Adam "Pacman" Jones has barely made the switch from college to the NFL, but he has already made the switch in agents.
Jones, a client of Gary Wichard when he left the University of West Virginia a year early to enter the NFL Draft, is now a client of agent Michael Huyghue.
Huyghue is best known for having been in the Jacksonville Jaguars front office from 1994-2001 before leaving and decided to pursue the agent angle.
As for why Jones made the switch, neither Huyghue nor Wichard cared to comment on the details.
"It's never good to get into that, but he thinks we're swell suited to do the job, and he had to make a decision that was in his best interest," Huyghue said of the Tennessee Titans first-round pick.
Wichard, who politely declined comment about the situation, has had a good track record dealing with Titans general manager Floyd Reese over the years. Wichard represents Keith Bulluck and also is the agent for former Titans Kevin and Andre Dyson.
Veteran players often switch agents when it comes time to seek a new contract. However, a rookie who still has yet to receive his first contract is a bit out of the norm, but apparently something that has become more common in recent years.
"I think in the past few years, you're beginning to see a little more of that kind of thing," Reese said. "When you're a first-round pick, you're going to have a lot of agents knocking on your door."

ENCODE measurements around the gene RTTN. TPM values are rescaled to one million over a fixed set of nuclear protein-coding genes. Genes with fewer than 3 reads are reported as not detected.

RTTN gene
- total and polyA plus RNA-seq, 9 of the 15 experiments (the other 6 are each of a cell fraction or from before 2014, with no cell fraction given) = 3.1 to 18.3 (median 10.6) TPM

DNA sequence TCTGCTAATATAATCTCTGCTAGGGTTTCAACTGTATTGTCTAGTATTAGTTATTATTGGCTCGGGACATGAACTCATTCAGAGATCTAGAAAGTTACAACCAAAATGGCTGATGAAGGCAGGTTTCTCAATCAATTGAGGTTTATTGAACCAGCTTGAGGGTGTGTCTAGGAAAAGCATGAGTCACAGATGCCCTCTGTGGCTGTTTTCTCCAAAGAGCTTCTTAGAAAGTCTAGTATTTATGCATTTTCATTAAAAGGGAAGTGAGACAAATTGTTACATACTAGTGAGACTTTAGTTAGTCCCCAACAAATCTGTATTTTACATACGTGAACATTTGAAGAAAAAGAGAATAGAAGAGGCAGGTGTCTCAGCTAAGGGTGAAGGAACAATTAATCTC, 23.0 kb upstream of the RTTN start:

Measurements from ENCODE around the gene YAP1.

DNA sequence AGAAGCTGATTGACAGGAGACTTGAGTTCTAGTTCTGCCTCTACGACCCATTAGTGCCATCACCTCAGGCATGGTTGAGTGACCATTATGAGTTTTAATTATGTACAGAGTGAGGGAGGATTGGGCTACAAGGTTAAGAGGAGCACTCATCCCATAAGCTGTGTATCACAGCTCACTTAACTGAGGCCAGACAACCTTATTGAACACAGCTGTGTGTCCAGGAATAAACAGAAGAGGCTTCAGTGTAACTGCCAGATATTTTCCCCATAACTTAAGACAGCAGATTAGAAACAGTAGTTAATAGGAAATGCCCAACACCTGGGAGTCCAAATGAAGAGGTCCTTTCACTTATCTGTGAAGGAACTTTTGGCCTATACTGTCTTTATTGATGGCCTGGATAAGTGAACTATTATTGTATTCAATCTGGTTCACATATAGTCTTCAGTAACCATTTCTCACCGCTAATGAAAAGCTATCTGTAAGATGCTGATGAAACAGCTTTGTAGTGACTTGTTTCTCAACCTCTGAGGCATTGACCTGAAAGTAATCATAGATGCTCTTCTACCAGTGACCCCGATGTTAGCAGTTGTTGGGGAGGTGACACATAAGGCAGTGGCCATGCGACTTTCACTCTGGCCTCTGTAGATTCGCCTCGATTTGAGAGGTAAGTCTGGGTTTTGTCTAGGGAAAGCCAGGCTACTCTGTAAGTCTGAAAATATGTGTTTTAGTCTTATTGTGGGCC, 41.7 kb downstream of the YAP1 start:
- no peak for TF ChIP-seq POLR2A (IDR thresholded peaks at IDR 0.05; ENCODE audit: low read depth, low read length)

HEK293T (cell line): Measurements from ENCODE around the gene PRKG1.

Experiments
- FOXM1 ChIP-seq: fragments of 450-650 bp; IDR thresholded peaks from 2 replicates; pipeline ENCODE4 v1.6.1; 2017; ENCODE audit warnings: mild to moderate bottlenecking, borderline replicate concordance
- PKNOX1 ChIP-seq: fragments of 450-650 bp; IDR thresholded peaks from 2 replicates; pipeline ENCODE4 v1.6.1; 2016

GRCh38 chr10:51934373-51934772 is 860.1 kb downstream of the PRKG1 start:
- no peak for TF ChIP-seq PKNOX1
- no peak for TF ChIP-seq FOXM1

Huyghue said the occurrence is not all that uncommon a practice either.
"There are several other players taken in the first round last year and the year before that have done it," Huyghue said. "I wouldn't say it's customary, but I wouldn't say it's unusual either."
As for his part, Reese says a switch of agents shouldn't be a major change for him when negotiation time comes. He simply has to wait for a letter giving him official notice of a change in representation.
"I wouldn't think it would be a problem," Reese said.
Likewise, when negotiation time comes, Huyghue, who negotiated contracts for the Jaguars during their glory days, doesn't expect problems or any holdouts where Jones is concerned.
"When I was a GM, Floyd and I competed against each other to get players," Huyghue said. "So we're used to dealing with each other. When I was a GM, I always liked working with agents, and when you work with good, competent people, it makes the process go better.
"When I was a GM, I think we led the league in getting guys signed. I had one holdout in eight years. I appreciate that factor, and I think it's important to get the player in camp on time."